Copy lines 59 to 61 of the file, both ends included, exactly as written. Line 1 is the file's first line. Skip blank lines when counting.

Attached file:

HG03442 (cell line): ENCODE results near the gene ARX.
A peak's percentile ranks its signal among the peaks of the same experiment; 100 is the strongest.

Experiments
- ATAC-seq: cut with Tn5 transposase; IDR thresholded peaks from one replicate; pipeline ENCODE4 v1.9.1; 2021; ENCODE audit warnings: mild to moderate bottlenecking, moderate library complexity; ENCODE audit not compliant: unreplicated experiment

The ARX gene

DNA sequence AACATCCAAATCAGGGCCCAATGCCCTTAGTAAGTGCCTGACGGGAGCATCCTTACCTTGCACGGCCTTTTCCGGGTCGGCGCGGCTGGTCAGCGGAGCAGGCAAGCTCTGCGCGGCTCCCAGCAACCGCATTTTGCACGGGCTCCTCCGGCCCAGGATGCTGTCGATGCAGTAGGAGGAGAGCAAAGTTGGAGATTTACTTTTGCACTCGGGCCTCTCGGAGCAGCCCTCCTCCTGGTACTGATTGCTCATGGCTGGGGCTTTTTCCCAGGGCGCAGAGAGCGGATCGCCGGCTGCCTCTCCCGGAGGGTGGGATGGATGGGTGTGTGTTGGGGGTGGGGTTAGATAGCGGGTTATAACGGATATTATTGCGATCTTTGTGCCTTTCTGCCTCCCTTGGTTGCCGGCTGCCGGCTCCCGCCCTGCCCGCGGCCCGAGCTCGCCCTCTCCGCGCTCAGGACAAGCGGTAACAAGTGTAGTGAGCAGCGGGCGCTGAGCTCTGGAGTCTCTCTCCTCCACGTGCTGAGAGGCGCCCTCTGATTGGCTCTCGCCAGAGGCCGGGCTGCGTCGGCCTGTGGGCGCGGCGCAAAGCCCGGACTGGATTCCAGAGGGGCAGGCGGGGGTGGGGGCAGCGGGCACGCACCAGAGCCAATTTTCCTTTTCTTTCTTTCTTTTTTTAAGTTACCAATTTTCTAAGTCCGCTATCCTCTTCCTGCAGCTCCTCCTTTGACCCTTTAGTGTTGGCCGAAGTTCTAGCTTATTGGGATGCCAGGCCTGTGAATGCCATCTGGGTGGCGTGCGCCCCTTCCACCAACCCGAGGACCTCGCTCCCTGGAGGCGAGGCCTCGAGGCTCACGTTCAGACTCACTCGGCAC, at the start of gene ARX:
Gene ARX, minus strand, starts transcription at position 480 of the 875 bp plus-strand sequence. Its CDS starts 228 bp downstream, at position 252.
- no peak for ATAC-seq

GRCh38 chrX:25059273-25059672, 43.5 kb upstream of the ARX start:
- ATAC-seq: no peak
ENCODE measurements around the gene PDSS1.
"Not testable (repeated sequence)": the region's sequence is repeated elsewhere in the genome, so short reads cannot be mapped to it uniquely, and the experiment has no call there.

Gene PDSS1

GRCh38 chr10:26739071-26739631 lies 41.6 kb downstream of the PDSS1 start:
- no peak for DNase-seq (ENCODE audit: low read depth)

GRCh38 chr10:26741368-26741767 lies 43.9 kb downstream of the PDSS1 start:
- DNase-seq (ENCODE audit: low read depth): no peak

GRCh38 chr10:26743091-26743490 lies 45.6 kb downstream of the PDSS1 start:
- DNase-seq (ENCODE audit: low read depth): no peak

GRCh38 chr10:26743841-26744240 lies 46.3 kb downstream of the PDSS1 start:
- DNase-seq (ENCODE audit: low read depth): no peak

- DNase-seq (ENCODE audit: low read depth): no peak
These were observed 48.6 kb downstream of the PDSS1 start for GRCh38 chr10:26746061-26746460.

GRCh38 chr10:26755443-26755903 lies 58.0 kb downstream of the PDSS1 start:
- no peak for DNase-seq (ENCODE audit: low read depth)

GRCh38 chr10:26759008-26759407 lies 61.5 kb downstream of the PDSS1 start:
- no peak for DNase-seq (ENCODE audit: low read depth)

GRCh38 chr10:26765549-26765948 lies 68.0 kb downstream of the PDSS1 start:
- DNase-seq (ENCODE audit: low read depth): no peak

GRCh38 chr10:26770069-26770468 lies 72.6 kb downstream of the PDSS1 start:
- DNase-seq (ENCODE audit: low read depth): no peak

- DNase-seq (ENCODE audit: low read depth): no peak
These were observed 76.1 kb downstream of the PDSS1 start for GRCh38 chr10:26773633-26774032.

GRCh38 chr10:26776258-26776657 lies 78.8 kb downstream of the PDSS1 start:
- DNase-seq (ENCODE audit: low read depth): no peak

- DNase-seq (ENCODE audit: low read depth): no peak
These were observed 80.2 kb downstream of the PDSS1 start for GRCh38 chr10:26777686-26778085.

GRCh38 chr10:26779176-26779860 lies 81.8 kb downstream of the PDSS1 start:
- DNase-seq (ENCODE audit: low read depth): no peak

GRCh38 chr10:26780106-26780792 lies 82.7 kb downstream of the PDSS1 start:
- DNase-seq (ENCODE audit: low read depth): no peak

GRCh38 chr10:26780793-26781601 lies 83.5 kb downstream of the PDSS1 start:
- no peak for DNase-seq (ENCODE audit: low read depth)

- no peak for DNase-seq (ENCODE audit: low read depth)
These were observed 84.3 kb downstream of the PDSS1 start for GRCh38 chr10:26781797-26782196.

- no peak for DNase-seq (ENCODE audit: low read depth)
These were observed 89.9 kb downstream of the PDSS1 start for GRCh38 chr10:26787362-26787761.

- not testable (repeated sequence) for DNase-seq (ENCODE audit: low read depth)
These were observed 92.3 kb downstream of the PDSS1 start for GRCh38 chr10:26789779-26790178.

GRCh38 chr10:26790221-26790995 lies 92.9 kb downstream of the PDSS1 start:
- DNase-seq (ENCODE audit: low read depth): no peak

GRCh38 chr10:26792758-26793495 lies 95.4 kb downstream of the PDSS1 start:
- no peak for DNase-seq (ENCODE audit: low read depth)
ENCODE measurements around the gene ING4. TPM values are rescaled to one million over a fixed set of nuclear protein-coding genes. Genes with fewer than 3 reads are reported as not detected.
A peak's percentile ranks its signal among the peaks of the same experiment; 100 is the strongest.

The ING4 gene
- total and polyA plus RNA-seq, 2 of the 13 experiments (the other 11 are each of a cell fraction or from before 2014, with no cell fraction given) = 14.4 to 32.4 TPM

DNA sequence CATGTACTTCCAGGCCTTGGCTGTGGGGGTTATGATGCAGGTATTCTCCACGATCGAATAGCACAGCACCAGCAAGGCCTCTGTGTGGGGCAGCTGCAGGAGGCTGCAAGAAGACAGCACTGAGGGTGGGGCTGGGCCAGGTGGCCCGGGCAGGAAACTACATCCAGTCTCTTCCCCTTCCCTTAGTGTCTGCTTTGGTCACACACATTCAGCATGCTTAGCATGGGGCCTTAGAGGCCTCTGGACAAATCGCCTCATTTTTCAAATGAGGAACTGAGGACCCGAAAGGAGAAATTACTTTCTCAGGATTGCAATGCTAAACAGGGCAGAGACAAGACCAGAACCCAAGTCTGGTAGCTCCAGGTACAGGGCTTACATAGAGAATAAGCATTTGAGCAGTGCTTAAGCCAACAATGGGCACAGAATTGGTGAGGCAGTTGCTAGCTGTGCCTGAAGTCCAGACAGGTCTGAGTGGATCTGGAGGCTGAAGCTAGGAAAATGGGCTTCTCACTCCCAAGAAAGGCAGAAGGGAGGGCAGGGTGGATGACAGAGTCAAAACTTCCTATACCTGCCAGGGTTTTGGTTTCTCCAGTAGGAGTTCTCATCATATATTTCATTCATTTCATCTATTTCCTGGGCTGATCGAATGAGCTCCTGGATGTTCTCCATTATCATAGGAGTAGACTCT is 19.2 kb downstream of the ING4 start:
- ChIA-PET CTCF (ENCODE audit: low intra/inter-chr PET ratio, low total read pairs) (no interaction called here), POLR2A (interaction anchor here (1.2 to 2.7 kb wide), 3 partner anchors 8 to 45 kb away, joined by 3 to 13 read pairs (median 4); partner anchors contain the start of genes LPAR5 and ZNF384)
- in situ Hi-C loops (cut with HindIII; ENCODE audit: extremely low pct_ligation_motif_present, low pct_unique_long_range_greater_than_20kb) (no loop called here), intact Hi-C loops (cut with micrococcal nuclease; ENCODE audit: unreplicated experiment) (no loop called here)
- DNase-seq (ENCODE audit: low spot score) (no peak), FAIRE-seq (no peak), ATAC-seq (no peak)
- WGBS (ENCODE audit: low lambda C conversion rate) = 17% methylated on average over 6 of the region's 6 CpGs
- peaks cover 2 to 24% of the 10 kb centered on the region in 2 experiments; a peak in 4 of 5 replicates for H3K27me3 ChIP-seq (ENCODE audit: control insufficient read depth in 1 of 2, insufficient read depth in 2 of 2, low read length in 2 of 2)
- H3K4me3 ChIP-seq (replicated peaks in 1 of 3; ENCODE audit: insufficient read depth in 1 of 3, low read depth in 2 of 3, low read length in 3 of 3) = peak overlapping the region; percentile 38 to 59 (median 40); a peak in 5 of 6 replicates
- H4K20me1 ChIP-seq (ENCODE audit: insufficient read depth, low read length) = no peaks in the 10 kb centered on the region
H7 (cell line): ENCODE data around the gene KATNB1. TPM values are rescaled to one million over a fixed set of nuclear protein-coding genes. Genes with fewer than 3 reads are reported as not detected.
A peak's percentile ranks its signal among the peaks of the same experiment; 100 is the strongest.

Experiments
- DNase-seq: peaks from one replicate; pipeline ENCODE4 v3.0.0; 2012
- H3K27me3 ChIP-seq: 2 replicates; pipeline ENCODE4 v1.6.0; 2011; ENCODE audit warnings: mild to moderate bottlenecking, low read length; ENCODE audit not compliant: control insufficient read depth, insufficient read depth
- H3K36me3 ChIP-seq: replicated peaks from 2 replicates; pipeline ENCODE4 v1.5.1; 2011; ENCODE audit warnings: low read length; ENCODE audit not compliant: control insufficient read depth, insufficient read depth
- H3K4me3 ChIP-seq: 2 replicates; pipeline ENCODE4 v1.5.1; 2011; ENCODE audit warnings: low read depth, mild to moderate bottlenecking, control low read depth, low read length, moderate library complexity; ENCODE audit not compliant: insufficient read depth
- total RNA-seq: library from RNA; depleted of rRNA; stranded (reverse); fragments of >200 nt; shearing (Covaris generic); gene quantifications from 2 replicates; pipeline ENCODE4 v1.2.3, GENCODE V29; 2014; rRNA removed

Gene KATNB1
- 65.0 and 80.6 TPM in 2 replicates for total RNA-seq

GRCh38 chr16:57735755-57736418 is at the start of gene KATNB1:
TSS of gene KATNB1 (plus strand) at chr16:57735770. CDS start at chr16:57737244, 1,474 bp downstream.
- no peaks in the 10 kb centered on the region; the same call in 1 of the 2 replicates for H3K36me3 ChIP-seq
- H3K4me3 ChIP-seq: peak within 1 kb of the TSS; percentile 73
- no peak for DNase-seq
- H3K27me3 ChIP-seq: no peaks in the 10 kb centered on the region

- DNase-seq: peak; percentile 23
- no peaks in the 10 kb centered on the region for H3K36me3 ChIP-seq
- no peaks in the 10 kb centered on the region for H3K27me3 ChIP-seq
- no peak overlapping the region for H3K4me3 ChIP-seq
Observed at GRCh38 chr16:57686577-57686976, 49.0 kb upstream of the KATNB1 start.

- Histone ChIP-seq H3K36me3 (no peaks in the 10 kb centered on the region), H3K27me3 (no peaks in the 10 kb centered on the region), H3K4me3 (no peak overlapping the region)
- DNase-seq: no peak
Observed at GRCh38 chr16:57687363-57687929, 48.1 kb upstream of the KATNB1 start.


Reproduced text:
- ChIA-PET CTCF (ENCODE audit: low intra/inter-chr PET ratio, low total read pairs) (no interaction called here), POLR2A (interaction anchor here (1.2 to 2.7 kb wide), 3 partner anchors 8 to 45 kb away, joined by 3 to 13 read pairs (median 4); partner anchors contain the start of genes LPAR5 and ZNF384)
- in situ Hi-C loops (cut with HindIII; ENCODE audit: extremely low pct_ligation_motif_present, low pct_unique_long_range_greater_than_20kb) (no loop called here), intact Hi-C loops (cut with micrococcal nuclease; ENCODE audit: unreplicated experiment) (no loop called here)
- DNase-seq (ENCODE audit: low spot score) (no peak), FAIRE-seq (no peak), ATAC-seq (no peak)